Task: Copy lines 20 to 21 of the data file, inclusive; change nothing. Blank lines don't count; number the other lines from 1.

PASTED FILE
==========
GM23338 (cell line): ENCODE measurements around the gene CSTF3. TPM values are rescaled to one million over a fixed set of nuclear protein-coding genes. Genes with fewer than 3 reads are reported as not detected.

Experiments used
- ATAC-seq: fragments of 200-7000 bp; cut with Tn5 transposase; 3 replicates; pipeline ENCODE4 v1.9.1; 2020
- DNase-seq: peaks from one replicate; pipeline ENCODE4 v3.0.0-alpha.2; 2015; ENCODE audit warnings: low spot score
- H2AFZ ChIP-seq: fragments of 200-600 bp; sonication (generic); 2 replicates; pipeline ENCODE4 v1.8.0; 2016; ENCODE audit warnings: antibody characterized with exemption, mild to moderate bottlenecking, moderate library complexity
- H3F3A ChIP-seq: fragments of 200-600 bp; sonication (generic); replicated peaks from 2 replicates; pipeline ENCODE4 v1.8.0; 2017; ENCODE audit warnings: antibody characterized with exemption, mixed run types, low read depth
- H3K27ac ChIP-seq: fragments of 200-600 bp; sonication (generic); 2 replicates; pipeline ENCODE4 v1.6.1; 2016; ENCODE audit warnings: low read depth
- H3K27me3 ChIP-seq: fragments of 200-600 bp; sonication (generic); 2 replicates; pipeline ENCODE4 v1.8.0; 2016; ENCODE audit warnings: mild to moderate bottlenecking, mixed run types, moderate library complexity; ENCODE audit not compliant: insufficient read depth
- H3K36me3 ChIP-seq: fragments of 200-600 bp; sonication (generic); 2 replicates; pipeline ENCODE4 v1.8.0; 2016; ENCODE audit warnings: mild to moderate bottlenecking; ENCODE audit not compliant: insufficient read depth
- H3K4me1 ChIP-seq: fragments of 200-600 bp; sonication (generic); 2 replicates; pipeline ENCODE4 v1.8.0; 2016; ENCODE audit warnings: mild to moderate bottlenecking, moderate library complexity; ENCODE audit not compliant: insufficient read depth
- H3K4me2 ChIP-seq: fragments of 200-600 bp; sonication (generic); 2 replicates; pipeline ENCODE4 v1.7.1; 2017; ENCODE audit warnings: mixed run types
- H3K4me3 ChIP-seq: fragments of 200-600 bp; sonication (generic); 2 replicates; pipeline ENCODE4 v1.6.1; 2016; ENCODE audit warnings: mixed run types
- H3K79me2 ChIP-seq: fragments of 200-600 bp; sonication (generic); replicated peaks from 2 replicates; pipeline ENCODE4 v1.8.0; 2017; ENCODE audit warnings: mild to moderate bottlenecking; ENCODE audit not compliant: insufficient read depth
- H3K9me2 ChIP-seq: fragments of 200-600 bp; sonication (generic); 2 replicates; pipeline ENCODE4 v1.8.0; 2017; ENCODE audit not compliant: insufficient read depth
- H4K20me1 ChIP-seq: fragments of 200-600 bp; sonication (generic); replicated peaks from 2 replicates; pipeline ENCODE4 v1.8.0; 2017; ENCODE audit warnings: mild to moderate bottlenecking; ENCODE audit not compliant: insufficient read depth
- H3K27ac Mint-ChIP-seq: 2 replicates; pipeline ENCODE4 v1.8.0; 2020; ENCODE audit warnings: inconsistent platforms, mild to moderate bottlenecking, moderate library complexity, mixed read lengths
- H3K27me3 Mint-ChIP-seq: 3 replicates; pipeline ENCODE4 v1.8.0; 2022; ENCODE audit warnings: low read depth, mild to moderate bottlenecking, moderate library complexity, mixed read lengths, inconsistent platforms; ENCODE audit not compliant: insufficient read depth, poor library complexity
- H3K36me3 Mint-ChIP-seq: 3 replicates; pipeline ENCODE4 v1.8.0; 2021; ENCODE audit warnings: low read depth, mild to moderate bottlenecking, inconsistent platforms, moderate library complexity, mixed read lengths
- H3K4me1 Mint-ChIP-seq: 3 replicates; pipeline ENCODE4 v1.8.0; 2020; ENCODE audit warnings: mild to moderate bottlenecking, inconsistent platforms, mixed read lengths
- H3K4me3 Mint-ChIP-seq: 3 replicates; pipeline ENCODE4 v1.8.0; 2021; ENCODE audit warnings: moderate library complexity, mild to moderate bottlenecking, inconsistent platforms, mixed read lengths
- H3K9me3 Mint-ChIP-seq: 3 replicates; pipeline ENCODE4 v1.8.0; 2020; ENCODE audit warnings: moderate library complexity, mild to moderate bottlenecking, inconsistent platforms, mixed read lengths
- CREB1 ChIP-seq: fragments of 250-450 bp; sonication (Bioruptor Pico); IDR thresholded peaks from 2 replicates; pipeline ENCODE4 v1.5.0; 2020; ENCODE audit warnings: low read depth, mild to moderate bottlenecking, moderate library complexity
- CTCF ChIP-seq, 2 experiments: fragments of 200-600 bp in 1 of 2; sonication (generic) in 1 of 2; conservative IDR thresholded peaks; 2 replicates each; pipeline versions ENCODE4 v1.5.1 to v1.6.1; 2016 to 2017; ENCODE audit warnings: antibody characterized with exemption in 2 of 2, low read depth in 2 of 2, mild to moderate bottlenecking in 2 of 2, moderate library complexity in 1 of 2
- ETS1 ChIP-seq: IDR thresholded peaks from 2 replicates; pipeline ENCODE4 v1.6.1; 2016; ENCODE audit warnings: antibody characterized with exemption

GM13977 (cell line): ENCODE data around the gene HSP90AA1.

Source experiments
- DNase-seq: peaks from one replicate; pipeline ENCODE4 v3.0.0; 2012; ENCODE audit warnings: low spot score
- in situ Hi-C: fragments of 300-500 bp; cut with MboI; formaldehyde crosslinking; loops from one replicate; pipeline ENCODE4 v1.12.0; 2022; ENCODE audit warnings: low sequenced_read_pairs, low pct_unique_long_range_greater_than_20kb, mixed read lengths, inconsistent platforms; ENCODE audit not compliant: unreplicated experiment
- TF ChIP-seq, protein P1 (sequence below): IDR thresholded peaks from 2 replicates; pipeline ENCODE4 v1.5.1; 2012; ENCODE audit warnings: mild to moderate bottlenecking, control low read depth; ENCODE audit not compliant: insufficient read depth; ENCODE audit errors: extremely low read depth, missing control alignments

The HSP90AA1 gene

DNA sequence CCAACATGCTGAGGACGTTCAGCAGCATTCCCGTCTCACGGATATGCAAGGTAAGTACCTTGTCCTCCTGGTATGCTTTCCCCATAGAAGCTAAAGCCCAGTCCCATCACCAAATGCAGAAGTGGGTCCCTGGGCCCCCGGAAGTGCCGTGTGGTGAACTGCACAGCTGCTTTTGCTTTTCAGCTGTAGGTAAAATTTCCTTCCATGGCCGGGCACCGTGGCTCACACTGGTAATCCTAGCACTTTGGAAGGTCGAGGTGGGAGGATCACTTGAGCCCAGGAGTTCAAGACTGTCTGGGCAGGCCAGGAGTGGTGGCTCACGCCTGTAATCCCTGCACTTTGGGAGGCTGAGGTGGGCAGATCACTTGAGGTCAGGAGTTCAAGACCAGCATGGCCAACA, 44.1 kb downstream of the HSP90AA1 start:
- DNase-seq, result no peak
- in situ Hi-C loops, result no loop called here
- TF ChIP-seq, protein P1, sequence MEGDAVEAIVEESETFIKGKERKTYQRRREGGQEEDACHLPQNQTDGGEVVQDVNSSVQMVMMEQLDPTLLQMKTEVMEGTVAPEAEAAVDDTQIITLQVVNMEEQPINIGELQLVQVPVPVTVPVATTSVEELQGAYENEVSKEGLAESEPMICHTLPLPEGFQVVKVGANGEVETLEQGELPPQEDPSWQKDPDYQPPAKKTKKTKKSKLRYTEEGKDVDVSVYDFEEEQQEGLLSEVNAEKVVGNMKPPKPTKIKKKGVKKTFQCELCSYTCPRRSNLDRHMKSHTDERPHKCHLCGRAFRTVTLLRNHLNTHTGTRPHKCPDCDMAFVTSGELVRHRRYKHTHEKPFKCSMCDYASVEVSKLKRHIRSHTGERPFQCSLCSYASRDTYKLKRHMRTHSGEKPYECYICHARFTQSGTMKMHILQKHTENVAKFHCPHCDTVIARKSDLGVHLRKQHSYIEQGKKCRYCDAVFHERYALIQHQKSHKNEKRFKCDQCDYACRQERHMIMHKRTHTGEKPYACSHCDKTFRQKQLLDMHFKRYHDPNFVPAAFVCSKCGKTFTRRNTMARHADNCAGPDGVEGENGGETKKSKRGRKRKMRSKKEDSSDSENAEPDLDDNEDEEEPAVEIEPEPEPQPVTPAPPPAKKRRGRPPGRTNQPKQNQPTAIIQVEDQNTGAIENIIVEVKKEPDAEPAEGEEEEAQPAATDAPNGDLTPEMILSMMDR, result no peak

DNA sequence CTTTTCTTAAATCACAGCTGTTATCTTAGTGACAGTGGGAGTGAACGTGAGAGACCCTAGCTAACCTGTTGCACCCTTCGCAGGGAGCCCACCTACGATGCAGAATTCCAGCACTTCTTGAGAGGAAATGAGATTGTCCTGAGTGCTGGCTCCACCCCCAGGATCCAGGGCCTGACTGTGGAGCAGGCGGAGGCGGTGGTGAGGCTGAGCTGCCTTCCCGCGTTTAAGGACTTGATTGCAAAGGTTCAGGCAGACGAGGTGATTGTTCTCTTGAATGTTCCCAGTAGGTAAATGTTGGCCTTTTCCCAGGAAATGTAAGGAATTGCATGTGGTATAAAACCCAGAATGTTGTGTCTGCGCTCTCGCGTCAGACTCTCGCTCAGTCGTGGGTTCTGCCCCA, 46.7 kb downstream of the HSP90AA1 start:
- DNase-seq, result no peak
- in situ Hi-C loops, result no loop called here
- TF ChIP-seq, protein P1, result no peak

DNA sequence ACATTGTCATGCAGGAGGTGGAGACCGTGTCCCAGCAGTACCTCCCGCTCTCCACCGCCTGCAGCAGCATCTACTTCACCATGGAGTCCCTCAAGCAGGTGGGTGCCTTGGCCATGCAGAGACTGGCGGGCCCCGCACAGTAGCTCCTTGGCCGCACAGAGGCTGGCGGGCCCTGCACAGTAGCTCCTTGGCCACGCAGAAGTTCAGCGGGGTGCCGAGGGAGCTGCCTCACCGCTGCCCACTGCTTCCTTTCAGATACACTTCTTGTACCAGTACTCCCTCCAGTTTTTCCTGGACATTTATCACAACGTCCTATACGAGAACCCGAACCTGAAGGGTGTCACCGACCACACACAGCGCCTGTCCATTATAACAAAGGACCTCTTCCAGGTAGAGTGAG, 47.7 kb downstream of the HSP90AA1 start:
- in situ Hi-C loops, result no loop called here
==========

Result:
- H3K4me3 Mint-ChIP-seq: 3 replicates; pipeline ENCODE4 v1.8.0; 2021; ENCODE audit warnings: moderate library complexity, mild to moderate bottlenecking, inconsistent platforms, mixed read lengths
- H3K9me3 Mint-ChIP-seq: 3 replicates; pipeline ENCODE4 v1.8.0; 2020; ENCODE audit warnings: moderate library complexity, mild to moderate bottlenecking, inconsistent platforms, mixed read lengths